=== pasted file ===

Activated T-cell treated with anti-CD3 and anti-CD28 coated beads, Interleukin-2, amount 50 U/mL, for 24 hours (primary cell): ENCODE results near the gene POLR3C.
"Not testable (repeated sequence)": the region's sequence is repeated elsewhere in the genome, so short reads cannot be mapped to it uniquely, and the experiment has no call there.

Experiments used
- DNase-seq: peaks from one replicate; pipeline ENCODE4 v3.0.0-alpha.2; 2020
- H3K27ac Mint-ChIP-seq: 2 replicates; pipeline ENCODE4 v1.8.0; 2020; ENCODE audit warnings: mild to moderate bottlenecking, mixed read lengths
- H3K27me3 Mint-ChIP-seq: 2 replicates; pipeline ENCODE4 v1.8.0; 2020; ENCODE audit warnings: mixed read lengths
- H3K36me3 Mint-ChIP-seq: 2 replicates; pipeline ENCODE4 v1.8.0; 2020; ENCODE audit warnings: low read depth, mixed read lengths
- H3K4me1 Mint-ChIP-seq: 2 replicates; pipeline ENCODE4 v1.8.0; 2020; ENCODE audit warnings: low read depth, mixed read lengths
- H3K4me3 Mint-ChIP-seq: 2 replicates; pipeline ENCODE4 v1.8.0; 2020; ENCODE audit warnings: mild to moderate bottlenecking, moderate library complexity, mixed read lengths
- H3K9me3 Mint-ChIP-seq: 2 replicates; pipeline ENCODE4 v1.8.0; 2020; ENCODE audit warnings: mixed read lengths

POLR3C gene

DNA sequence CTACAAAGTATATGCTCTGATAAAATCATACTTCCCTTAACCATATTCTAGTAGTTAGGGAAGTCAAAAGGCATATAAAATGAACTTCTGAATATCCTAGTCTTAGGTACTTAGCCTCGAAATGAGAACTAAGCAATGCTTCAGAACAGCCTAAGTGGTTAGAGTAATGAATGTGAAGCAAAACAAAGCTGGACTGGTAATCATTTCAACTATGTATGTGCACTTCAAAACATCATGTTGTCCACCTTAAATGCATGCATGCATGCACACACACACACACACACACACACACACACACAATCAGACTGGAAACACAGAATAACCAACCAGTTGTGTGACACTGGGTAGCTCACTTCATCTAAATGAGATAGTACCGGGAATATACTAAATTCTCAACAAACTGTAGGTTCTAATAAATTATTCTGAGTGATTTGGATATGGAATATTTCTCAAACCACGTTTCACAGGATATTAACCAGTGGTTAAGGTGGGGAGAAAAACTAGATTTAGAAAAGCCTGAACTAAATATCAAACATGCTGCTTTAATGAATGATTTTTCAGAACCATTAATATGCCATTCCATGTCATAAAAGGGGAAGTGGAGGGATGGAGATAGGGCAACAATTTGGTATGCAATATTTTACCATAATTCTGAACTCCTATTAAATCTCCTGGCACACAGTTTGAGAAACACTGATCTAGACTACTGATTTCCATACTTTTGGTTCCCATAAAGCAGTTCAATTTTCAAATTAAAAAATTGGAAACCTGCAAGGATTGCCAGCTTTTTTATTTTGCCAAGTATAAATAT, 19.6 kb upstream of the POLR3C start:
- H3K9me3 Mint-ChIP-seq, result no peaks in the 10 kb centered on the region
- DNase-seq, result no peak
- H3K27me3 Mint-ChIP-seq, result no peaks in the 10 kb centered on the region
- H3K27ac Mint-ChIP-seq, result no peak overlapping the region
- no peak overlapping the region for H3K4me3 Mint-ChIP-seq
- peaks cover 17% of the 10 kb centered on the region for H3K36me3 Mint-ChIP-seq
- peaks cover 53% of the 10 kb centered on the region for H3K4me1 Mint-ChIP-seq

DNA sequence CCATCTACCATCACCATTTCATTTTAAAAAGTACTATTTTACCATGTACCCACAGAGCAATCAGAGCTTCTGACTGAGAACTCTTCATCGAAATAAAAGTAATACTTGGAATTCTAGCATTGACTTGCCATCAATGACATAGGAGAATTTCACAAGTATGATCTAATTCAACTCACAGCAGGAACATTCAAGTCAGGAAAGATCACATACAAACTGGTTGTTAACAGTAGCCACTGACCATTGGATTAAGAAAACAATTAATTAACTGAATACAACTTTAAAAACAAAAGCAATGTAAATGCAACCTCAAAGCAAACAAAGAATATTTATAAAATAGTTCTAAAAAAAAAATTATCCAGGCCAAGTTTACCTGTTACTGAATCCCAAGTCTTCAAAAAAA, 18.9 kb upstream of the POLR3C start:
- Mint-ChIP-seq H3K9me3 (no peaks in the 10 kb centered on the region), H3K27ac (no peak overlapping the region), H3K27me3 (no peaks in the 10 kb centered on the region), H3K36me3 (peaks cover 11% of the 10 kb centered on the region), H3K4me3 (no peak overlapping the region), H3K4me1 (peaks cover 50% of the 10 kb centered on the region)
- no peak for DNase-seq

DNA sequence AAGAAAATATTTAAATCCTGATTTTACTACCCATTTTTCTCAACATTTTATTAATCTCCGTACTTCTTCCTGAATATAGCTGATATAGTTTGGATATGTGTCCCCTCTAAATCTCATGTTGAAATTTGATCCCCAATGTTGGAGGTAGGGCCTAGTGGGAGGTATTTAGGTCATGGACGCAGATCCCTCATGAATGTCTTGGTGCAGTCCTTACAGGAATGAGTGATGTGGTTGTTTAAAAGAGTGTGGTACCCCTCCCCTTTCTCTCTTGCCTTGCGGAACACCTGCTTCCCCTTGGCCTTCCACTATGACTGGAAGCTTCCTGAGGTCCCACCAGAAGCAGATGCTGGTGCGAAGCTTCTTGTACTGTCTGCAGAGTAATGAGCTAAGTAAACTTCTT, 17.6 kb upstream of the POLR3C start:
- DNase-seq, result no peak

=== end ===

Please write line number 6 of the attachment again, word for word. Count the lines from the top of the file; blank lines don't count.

- H3K27me3 Mint-ChIP-seq: 2 replicates; pipeline ENCODE4 v1.8.0; 2020; ENCODE audit warnings: mixed read lengths